The patriotic song was originally written for a private gentleman’s club in England
这 七月四日 is a day of summer weather, barbeques and national hot dog eating competitions in America as the nation celebrates its independence.
The melody to which Francis Scott Key set the lyrics was derived from “To Anacreon in Heaven”, the constitutional song of the Anacreontic Society, a private gentleman’s club in London.
The song was named after a Greek poet called Anacreon, who gained notoriety for his poems about women and drinking.
It went on to be a common song sung in taverns in colonial America, but Congress did not name it the official US anthem until 1931.
The composer of the melody was John Stafford Smith, born in Gloucester in March 1750 and the son of a cathedral organist.
He went on to join the Chapel Royal in London and was a pupil of composer William Boyce.
Smith became a member of the Anacreontic Society, which first met in taverns on The Strand in central London, reaching around 80 members
Held every other week, the meeting would begin with a concert of musicians and end with a dinner, puppet shows and other activities.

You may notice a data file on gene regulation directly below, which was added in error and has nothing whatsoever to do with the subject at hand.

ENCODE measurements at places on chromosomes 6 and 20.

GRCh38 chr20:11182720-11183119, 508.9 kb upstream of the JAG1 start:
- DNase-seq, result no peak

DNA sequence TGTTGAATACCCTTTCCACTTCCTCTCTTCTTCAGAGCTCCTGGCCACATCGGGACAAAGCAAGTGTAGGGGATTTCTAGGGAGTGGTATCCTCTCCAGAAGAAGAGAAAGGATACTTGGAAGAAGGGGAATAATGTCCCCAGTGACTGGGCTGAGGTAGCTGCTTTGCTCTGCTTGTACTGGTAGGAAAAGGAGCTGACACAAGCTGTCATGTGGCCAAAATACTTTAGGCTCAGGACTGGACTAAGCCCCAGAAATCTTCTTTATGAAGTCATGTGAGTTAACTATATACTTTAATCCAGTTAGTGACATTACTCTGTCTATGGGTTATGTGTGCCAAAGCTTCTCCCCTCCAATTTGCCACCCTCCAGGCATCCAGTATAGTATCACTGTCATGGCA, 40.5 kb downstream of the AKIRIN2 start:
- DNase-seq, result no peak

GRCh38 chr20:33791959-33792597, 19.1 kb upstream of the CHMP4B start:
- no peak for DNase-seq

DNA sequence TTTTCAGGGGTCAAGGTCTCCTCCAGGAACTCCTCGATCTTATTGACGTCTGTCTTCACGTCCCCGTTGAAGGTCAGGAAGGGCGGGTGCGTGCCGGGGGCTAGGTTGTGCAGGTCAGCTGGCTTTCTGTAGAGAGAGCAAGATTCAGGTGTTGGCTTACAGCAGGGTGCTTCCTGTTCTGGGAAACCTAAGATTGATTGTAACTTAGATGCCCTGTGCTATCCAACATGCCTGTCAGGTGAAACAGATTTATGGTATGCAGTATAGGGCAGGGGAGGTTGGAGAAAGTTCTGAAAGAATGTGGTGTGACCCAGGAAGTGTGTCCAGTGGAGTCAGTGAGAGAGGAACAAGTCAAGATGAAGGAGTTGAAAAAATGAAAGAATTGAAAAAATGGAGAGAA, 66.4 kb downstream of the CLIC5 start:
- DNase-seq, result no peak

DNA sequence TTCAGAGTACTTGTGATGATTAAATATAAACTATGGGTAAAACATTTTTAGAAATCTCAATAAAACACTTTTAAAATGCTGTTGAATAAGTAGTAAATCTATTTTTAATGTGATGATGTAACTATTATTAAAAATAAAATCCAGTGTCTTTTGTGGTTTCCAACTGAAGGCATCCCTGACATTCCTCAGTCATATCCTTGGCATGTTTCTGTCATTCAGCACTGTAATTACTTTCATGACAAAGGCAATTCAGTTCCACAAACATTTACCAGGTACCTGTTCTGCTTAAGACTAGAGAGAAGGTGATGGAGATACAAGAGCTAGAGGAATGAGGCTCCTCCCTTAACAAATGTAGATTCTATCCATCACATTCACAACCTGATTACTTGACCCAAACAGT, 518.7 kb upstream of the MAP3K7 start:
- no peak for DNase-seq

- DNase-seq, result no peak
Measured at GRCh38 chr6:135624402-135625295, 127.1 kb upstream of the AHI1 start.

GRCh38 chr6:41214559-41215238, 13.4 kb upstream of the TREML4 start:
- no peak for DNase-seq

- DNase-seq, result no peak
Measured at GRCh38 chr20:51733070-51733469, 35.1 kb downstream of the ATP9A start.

Members sang “To Anacreon in Heaven”, whose lyrics were written by society president Ralph Tomlinson.
The private club dissipated in the 1790s but the song continued to appear in printed music and made its way across the Atlantic.
Despite its growing popularity overseas, the composer Smith apparently did not attempt to advertise his own authorship. He died in London in 1836.
By the time of the US civil war in 1861, the mix of Smith’s melody with Key’s lyrics had become one of the country’s most known and treasured songs, and was adopted by the military soon after.